Store policy stops Michaels from taking quarters as payment
Sep 29th 2008 3:30PM
Updated Sep 30th 2008 7:46PM
I've put in an email to Michaels to find out if this ridiculous policy is in fact store policy, or simply an employee exercising poor customer service, but I haven't heard back from them yet. Even if such a policy exists, refusing to take 16 quarters for a purchase is simply lazy. I can see the same cashier refusing to take 16 singles next week because counting them would be too much of an inconvenience. Turning down this small of a quantity of change would obviously violate the spirit of any such policy if one exists.
If like me you wondered how a store can refuse a government issued coin, which is "legal tender for all debts public and private" it's because while these coins can be used to satisfy any debt, private businesses do not have to accept them. The Coinage act of 1965 set this policy into place meaning that coins and bills are a legal means of paying a creditor but allowing private businesses to set rules on forms of payment on their own.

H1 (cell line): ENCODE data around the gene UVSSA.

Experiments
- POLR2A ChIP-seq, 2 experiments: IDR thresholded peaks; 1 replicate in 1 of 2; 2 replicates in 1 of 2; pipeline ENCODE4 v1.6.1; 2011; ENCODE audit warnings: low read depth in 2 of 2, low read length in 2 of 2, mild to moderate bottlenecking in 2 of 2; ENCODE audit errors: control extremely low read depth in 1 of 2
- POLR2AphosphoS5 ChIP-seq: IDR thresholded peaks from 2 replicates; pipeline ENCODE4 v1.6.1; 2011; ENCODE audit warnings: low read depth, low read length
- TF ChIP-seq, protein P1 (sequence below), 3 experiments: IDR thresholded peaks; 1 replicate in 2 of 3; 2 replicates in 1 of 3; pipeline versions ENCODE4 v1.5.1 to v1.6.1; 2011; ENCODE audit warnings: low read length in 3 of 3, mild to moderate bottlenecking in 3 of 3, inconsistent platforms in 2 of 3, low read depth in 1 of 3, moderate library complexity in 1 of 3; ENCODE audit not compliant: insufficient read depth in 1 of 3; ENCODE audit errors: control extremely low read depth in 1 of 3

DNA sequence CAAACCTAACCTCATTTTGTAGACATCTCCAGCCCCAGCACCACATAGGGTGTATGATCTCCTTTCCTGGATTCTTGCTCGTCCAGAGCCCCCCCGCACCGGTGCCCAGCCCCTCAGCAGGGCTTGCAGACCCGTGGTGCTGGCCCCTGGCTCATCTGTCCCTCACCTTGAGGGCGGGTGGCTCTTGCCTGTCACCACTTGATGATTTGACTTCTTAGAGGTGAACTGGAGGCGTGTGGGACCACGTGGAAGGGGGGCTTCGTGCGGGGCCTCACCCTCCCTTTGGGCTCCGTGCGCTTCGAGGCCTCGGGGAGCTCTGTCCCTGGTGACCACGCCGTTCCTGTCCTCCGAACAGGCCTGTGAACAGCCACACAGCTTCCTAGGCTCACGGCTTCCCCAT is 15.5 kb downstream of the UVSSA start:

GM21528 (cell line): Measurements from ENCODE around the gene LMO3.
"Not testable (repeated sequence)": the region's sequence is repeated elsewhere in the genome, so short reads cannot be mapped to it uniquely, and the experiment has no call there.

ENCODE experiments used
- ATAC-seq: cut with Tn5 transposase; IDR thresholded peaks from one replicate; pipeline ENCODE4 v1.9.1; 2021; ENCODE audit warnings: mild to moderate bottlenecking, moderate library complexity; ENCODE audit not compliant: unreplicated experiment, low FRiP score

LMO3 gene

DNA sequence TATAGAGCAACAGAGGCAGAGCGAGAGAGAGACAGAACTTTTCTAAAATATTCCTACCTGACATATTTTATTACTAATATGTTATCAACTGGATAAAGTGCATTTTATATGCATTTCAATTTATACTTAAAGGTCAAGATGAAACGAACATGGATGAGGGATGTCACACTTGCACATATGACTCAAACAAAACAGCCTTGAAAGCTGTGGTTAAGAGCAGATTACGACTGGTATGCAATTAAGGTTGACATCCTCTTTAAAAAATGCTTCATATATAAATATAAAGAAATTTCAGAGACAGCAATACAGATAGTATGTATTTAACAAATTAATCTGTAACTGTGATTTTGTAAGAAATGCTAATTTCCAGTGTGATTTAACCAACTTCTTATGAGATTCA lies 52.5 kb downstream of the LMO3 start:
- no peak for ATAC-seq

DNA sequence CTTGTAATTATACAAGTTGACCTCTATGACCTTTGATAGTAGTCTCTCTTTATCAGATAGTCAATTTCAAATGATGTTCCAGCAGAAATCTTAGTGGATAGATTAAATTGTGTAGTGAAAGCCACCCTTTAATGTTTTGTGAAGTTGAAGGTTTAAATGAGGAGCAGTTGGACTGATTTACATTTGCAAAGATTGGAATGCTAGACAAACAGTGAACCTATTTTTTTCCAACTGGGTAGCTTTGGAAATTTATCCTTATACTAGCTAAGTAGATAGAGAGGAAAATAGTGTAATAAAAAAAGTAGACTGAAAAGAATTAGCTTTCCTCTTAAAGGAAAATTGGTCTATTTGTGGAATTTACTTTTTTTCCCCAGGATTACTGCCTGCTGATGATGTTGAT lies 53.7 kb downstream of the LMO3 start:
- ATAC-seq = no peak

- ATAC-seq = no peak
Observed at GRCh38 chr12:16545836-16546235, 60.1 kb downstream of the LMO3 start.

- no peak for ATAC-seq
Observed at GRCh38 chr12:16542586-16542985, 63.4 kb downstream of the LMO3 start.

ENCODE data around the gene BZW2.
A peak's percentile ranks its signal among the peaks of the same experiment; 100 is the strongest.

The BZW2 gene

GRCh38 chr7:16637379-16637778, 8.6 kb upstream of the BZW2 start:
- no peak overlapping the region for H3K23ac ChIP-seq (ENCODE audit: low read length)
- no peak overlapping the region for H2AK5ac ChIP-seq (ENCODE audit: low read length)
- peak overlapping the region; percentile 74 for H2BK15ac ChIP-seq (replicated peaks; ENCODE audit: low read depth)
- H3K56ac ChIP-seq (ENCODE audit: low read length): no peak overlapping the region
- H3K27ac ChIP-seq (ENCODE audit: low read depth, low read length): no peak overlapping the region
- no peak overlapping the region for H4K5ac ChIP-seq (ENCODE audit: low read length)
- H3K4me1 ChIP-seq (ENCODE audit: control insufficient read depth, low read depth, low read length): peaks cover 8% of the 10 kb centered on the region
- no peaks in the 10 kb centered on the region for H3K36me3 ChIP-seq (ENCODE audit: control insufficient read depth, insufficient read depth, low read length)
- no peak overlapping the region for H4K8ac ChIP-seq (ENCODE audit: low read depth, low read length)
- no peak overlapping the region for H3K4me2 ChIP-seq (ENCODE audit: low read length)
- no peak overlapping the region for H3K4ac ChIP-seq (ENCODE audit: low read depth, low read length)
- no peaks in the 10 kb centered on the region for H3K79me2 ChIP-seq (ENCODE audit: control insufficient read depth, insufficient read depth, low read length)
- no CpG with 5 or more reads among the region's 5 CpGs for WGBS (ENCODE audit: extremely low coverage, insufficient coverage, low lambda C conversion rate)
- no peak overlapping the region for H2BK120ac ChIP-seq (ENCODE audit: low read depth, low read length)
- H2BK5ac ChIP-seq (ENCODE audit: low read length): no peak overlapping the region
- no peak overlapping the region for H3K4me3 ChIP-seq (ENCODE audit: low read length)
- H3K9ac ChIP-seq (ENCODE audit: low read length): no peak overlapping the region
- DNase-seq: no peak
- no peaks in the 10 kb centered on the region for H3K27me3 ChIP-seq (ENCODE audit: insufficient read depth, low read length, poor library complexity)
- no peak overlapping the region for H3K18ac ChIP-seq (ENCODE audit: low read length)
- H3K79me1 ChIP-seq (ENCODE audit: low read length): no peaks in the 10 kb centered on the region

I can understand how at some point a store might say that they won't take accept pennies for items over $20 since it can hold up all of the other customers. Aside from any store policy it's downright rude to pay for high ticket items only in change. I'm sure if you had asked me whether stores should ban all coin purchases 8 years ago while I was busy counting out $50 worth in my Kmart vest I would have agreed with you but stores shouldn't be banning reasonable amounts of change.
I think business need to remember, money is money, no matter how small and customer service is the most important of all. Taking change is simply good business and when many retailers are suffering poor same store sales; refusing to take cash of any kind is a surefire way to fail!